The Washington D.C. Promise Keepers rally also was a revelatory moment in US social-gender-race relations. On the problematic side, the event raised serious questions about the state of gender relations in the US. As one who has studied the Christian evangelical subculture for years, I am aware of the extent to which gendered ministries permeate that subculture, and consider it grossly unfair that the PK movement at times has been criticized as if it alone practiced gender-separation. As those familiar with evangelicalism realize, women's participation in gendered ministries far outnumbers men's participation by a factor of at least ten to one. Yet when the PK rally is considered against the backdrop of religious rallies and revivals that regularly have marked religious life in the US, startling differences become evident. In the US, religious revivals typically have been designed around an appeal to individuals that cut through group alliances (except for the culturally-related movement of early 20th century `Muscular Christianity'). At the Cane Ridge revival in colonial times, for example, the combined presence of slave and free, women and men was deemed a sign of the presence of the holy spirit. As a men-only revival movement, PK calls attention to the disturbing social reality of how divisive gender is in our time--so much so that even people who attribute wonders to the divine do not perceive the spirit they acknowledge as possessing the capacity to overcome it. On my return plane trip, one exultant Pk'er loudly proclaimed that he hoped the D.C. gathering would be repeated each year and serve as an annual Christian [Protestant] Mardi Gras. My response was to think how troubling it is that someone could envision an annual religious celebration devoid of the presence of women, and not grasp the monumental exclusion and loss this entailed.
On the liberatory side, the rally showcased some of the most fervent anti-racism speeches of recent times. The complicity of white churches in American racism was denounced by speakers from the main podium, after which PK'ers were asked to confess their own racism and pray for forgiveness for their participation in it. Attendance at the rally could be construed as reflecting this unusual inclusive stance on race as, based on my own assessment, between 10 and 15 percent of those in attendance were people of color. When compared to the racial/ethnic composition of most religious groups in this country, the PK rally in D.C. was quite possible the most racially integrated religious event in modern times.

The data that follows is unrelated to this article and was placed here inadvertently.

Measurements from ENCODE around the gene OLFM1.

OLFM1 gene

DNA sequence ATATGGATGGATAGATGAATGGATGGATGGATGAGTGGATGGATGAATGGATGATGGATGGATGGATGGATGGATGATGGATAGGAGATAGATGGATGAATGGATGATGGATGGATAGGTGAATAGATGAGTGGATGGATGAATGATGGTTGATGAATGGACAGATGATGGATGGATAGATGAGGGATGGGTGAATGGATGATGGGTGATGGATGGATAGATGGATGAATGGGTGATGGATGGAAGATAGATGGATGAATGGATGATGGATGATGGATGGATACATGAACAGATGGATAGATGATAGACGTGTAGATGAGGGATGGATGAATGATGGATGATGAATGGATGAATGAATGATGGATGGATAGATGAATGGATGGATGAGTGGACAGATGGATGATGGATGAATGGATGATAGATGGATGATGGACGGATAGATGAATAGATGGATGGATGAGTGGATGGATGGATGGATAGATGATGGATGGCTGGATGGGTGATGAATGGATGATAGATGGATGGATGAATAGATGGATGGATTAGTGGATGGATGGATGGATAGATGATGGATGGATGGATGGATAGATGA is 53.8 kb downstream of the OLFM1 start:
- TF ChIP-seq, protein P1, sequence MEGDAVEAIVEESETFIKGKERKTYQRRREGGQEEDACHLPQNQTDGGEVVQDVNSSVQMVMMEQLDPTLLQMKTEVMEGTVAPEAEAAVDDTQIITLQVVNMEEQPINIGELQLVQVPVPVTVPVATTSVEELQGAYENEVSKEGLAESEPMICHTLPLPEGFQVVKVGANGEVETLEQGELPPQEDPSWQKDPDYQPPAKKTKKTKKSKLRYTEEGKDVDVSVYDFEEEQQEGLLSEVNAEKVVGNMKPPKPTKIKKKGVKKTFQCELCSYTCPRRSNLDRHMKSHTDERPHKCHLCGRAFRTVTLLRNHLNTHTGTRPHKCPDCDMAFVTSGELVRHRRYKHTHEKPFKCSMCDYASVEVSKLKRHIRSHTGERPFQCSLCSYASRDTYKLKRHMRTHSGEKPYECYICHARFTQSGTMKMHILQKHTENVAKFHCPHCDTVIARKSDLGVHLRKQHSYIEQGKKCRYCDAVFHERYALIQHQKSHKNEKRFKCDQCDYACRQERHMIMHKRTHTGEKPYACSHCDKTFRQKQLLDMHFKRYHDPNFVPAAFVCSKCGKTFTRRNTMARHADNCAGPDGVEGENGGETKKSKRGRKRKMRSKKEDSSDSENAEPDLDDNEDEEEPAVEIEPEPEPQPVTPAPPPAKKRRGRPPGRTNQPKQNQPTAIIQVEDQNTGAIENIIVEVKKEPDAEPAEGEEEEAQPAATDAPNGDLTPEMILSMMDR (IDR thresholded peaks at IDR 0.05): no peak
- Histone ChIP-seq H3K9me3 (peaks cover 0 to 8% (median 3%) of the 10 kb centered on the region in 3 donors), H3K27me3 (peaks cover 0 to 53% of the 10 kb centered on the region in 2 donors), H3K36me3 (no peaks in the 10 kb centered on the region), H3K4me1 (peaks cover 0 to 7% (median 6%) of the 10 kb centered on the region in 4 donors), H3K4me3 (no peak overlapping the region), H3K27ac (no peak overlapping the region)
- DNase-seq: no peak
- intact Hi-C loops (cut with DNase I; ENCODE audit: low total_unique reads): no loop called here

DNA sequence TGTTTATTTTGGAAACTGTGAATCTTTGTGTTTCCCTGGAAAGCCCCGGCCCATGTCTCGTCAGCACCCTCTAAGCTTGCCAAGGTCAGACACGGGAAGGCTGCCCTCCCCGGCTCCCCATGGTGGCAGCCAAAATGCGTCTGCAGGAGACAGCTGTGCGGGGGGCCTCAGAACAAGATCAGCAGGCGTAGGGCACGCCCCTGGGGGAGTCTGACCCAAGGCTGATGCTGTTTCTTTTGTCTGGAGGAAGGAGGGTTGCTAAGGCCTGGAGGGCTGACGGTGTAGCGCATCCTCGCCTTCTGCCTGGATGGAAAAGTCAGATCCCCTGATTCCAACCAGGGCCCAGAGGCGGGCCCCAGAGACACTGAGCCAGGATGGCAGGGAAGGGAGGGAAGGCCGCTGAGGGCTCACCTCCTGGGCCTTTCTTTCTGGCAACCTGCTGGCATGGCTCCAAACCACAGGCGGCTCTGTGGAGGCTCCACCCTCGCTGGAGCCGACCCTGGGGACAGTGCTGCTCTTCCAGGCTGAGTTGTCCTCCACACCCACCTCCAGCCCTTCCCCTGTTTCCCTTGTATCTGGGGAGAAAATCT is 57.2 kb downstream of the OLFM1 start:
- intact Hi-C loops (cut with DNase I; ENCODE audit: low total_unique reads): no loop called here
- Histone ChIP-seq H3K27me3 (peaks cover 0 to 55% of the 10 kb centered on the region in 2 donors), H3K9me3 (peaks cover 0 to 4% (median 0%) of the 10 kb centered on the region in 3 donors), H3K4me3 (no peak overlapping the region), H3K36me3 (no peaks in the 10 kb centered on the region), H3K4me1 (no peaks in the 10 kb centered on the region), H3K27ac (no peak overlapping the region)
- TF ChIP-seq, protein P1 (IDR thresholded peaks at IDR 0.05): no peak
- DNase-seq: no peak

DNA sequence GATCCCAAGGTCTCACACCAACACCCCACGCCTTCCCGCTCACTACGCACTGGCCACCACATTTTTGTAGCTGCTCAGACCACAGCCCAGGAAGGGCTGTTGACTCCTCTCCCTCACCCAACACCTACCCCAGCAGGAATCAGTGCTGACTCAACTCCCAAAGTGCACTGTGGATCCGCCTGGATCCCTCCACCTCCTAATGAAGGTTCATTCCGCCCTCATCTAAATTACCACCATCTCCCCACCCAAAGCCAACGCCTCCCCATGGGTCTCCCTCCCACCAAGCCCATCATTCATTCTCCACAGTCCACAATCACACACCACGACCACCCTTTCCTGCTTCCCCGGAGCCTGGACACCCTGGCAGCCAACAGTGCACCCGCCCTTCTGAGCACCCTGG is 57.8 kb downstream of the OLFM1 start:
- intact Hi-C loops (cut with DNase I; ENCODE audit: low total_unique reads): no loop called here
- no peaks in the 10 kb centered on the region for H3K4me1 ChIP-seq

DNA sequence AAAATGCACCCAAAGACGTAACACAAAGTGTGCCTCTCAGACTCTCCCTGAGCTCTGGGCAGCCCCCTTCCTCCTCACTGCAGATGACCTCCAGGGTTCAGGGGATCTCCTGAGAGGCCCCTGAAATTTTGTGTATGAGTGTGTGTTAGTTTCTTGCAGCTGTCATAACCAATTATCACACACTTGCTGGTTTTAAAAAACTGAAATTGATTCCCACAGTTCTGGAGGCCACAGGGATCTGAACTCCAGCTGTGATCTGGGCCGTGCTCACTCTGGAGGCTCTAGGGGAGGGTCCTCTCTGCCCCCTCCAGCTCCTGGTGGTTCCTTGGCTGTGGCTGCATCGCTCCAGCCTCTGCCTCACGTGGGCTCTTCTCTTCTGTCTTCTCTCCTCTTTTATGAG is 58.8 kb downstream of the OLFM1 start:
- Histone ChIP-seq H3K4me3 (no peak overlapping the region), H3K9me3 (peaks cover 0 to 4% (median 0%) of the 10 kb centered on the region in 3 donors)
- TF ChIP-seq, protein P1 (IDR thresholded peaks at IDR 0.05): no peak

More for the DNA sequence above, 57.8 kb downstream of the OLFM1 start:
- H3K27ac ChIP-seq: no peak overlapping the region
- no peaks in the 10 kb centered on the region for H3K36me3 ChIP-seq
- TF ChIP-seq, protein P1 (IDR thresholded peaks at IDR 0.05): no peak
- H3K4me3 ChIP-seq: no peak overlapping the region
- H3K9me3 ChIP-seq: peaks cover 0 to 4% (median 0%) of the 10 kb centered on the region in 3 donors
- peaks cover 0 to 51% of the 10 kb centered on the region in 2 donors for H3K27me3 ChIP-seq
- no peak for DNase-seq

The claim by PK leaders that the Washington D.C. rally was not a political event is disingenuous. It is true that no overt political statements were made from the platform. It is also the case that platform speakers encouraged those in attendance who had political agendas they wished to further not to bring them up during the day. Yet an absence of overt political speech does not keep the rally from fulfilling an important political agenda. Siting the rally in D.C., on the mall made it a political event. The absence of explicit political speech at the PK rally simply made the event a blank political token that anyone could inscribe with meaning#and which group will most readily be able to inscribe this token as representing its agenda? Might it obviously be the Christian Coalition? Until Promise Keepers leaders not only insist they are not political but overtly disavow any connection with the Christian Coalition, their activities will be construed as lending support to the New Christian Right. A Washington DC rally by this or any organization is a political event, something PK's leaders should to borrow their own terminology--confess.
Now the rally is over. I am back in my smallish, assistant professor's office, teaching classes, grading papers and negotiating for the funds necessary to get my taped interviews transcribed. While the media's cultural process of digesting the rally is nearly complete, for me, it may be a year before I compose my definitive interpretation of what transpired, long after the event's "hotness" has faded away. The rhythms of knowledge associated with academic life live differently from those of the public at large, and these fleeting reflections are merely a rippling hint of the later critical work which must follow. Yet these impressions and this admittedly cursory analysis disclose some insight regarding why I was there. Like many in my field, I am driven by a keen desire to know what is going on in religious life in the US, and on October 4, 1997, it was the Washington D.C. Promise Keepers rally.